Wednesday, January 24, 2007

The rhetoric of motherhood

I came across a fascinating article on the webisite The Mother's Movement, Resources and reporting for mothers and others who think about social change. The article, The Rhetoric of Motherhood, by Abby Arnold is a biting look at the social construction of motherhood as it exists today. The following quotes speak directly to the issue of natural childbirth and competitive mothering:
"The rhetoric of motherhood defines how we as a culture allow ourselves to think about mothers. It also defines how mothers are given permission by the culture to think of themselves..."

From the moment they either decide to try to get pregnant, or find out they have become so, mothers are told by many experts that they must be “natural.” This does not mean behave and parent in ways that come naturally. This means following a strict agenda of natural (attachment) parenting, that will, again, be the only sure-fire way to insure not only the healthy physical development of the child, but also the kind of adult they will turn out to be. Peggy O’Mara, the editor of Mothering magazine (note the title) wrote in the Oct. 2003 issue about what good friends she and her adult children are, a self-serving diatribe meant to be inspirational ... O’Mara states, in what could be the mantra of the natural parenting movement, “that the bonding and attachment of the early years provide a rich foundation for a lifetime of love.”

...Unfortunately, what is implied here—and in all the literature of natural parenting—is that this high intensity parenting is the only method that guarantees this love, this development. Or, as Dr. Sears, the man who gave the name “Attachment Parenting” to this high intensity style, says, “we have found that attachment parented children are likely to be: smarter, healthier, more sensitive, more empathetic, easier to discipline, more bonded to people than things”... He doesn’t say just how he found this out, or what the millions of non-attached children are actually like."

"These expectations of naturalness, and the dire consequences of not following the natural way, don’t just start with parenting the baby. They start with pregnancy, and especially to what is so frequently called “The Birth Experience.” For some women, labor and delivery goes like this: ... the woman contacts her doctor or midwife and goes to the place—home or hospital—where she has planned to give birth. Labor becomes uncomfortable and intense, but she manages... Perhaps someone comes in and suggests she needs stronger medical intervention, such as an IV, an epidural, or the baby monitor. “No,” she, or one of her devoted coaches says, “it’s not in the birth plan,”... And then she pushes and grunts, feeling more powerful than she ever has or will again in her life. The baby is born, [and] placed on the mother’s chest. They stare into each other’s eyes with mutual recognition and then the baby roots out the breast, latches on and sucks vigorously. The woman’s birth experience is complete.

For most women, it doesn’t. For most women, something—even if the something is nothing more than the overwhelming, unimagined intensity of the pain—goes wrong..."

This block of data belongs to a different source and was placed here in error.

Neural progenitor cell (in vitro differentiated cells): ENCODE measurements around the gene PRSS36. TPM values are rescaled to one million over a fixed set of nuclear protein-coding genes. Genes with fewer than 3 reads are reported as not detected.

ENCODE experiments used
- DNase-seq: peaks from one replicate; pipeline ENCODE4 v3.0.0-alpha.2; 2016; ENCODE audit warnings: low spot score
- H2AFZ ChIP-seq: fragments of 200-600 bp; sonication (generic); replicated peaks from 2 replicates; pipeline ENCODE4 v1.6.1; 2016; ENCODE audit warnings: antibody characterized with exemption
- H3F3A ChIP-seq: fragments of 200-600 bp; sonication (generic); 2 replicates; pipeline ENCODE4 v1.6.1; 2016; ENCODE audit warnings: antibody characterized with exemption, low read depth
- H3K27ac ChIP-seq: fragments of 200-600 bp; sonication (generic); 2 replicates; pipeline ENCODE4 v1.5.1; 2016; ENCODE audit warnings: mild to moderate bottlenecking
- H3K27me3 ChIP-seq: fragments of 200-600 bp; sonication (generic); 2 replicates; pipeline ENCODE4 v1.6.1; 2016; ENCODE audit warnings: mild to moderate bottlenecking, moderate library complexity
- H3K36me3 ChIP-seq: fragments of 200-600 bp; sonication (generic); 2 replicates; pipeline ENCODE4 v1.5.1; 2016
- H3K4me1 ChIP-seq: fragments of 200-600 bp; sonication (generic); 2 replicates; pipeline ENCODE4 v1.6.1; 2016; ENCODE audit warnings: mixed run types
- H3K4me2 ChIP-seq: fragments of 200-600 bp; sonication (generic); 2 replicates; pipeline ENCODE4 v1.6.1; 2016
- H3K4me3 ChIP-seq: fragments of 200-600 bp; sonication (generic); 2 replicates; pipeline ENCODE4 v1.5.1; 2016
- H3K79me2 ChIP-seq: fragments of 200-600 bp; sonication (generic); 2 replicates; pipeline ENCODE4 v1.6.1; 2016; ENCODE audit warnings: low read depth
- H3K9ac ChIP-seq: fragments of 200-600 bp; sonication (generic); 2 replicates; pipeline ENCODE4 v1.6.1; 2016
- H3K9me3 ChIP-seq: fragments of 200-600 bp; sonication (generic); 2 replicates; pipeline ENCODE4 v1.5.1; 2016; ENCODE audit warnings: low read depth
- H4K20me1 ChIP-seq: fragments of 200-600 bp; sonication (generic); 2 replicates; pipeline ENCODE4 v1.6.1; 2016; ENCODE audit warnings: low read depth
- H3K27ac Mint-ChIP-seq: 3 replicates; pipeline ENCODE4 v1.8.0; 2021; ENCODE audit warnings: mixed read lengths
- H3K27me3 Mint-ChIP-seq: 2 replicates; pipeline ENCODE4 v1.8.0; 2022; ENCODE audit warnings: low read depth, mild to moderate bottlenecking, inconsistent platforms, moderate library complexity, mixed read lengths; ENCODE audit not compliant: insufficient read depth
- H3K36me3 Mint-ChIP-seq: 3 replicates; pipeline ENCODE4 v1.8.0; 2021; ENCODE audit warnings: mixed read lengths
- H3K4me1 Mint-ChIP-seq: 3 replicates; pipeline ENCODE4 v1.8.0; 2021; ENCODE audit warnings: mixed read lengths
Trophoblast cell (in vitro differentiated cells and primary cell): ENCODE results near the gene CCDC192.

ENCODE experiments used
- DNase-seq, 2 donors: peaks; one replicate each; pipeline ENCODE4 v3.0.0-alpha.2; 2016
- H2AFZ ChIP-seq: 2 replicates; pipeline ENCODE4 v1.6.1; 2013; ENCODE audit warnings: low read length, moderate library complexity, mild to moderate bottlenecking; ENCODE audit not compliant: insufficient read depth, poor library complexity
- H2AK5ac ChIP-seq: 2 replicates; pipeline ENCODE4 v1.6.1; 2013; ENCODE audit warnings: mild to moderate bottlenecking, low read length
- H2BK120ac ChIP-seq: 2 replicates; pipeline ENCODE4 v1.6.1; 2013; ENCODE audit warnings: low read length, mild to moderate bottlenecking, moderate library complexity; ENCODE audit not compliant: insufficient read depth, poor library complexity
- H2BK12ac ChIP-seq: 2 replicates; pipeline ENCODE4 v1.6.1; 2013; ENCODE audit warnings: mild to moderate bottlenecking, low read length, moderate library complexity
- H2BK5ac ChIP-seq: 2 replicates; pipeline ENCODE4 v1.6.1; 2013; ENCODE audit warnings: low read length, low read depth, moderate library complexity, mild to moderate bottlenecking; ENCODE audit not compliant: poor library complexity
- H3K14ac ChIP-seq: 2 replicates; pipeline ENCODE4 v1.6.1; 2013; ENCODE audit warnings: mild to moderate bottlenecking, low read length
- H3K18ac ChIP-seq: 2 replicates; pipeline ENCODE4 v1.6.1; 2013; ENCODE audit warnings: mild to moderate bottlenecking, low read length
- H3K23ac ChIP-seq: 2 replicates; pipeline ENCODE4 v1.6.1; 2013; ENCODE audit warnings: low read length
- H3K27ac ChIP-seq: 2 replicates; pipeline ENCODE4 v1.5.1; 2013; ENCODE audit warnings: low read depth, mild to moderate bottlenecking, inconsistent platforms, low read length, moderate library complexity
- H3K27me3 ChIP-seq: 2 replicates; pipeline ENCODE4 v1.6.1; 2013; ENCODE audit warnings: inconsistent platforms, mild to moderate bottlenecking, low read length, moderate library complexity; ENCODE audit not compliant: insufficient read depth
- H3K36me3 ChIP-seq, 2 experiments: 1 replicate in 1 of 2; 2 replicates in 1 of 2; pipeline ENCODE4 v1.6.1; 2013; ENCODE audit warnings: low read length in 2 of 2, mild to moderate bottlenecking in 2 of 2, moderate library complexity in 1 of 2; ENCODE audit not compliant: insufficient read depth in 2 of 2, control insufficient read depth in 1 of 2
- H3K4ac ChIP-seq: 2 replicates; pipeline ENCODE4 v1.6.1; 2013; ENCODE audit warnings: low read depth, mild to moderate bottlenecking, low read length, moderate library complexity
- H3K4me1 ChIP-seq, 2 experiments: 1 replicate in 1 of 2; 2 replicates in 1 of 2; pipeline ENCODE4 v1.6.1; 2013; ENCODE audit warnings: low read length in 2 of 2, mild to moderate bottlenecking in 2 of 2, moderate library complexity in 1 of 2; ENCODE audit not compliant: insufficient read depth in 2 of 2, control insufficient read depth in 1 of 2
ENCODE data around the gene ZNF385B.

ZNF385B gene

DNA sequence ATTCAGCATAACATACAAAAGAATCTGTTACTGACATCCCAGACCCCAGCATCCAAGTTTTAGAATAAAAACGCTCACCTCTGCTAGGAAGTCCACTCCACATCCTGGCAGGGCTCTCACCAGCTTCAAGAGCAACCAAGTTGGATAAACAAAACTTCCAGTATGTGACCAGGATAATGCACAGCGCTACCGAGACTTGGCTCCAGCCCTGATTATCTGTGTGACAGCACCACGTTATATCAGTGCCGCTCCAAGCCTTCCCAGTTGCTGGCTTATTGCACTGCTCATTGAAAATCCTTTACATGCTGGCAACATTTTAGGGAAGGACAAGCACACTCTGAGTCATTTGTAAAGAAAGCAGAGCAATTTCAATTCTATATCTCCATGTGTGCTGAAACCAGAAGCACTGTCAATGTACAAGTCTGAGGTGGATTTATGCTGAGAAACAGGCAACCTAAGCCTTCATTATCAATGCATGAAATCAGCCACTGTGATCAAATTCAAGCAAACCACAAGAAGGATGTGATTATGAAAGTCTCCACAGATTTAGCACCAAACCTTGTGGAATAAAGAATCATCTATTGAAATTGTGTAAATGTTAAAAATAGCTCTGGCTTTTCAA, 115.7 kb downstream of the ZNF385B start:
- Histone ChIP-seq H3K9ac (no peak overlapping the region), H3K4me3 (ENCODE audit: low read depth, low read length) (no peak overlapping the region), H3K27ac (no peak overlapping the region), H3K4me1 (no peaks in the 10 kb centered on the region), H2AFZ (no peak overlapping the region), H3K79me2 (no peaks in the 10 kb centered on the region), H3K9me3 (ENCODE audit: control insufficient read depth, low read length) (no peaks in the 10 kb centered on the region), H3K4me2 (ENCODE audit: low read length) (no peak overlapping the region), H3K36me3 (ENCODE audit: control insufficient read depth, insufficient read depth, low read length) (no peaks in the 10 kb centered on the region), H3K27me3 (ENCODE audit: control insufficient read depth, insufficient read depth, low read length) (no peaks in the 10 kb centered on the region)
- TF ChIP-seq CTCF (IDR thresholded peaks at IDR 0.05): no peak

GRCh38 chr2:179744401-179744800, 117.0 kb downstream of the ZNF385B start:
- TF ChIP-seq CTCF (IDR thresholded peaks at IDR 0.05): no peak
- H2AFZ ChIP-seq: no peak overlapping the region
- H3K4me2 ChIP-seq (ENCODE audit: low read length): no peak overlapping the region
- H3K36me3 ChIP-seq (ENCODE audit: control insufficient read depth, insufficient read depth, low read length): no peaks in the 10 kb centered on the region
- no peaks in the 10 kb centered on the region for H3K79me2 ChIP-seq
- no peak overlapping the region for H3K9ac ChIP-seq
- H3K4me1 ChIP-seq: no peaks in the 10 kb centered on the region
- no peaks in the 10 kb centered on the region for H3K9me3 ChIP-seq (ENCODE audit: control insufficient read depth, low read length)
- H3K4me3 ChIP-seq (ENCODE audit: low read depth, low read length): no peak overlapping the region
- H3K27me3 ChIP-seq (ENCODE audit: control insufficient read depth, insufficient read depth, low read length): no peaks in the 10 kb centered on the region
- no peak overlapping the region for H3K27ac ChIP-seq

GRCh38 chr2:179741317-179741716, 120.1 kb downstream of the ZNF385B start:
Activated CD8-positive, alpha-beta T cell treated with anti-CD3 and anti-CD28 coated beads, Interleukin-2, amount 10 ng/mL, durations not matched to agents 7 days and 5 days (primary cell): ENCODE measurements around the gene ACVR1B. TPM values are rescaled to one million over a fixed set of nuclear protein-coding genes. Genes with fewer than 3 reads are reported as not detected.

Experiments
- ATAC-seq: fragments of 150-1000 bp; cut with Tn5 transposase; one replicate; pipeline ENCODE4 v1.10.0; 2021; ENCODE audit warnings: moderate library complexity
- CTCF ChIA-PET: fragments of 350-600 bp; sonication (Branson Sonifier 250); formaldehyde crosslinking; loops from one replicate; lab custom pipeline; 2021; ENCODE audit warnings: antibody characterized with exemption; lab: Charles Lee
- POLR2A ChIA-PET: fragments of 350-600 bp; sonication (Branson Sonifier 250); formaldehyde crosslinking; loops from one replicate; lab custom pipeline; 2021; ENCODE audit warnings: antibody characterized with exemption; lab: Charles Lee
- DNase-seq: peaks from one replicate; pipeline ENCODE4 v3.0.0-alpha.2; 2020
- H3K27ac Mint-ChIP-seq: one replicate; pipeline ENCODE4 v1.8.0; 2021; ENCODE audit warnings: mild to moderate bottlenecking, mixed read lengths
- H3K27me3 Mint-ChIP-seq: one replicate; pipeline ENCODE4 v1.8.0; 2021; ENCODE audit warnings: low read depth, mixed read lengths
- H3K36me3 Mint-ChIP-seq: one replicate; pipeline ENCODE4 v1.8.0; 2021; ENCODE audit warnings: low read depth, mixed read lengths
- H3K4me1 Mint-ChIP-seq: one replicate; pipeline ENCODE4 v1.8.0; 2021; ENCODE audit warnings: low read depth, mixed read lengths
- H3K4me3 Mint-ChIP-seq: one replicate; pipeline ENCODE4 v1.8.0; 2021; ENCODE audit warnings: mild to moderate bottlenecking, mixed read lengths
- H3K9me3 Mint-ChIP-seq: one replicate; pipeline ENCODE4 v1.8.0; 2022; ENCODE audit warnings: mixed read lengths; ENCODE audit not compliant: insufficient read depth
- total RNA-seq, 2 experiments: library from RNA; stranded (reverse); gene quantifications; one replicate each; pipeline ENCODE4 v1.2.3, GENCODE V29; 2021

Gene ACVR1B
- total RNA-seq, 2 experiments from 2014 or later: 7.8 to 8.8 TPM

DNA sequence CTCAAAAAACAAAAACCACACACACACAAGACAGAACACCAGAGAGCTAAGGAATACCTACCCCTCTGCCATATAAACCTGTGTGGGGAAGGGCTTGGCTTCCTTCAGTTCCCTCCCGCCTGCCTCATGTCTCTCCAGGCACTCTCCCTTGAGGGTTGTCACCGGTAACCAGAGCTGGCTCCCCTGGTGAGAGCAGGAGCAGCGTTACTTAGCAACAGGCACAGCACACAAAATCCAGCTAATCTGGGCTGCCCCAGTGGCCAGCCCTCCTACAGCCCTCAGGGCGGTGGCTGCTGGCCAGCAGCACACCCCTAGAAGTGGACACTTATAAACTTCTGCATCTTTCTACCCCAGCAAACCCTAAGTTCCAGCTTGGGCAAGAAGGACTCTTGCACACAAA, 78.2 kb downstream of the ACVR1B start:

"Assumption #1: That there is something to be afraid of in asking for pain relief.
Assumption #2: That a laboring woman in need of pain medication is able to “discuss” anything. Demand, rage, plead, roar or moan are more likely verbs here.
Assumption #3: That your attendant does not want you to have pain relief.
Assumption #4: That if you are strong you won’t need it.
Rock Bottom Assumption Guiding All of the Above: There is something wrong with using pain medication while in labor and you don’t want it.

The image of the laboring mother maintaining her power and control, where the pain remains manageable and support surrounds her like a warm bath, where medical intervention is solely devoted to enhancing the mother’s birth experience ... is held out to be the ideal, what all women not only should strive for but naturally,
automatically want... When they don’t get it, many women feel that they have failed, even when they deliver a healthy baby. Susan Maushart, the author of The Mask of Motherhood, says that the relentless focus on the woman’s “performance” during the “birth experience,” rather than the child it produces, creates “the greatest shift of all in our social construction of childbirth: that the “object” of the enterprise is no longer seen to be the end product (the baby) but the process itself.

... American women go into labor with an almost 100 percent statistical certainty that both they and their child will survive. This is the first time this has been true in human history and is in large part due to medical intervention. Yet the language of natural childbirth would have us believe that medical intervention is itself the danger."
I found the most compelling parts of Ms. Arnold's analysis to the identification of the social construction of natural childbirth and the self aggrandizing nature of natural childbirth advocacy. The most trenchant comment, though, concerns the relentless focus on a woman's "performance" during her "birth experience". It sometimes seems that the experience is more important than the baby.


0 Old Comments: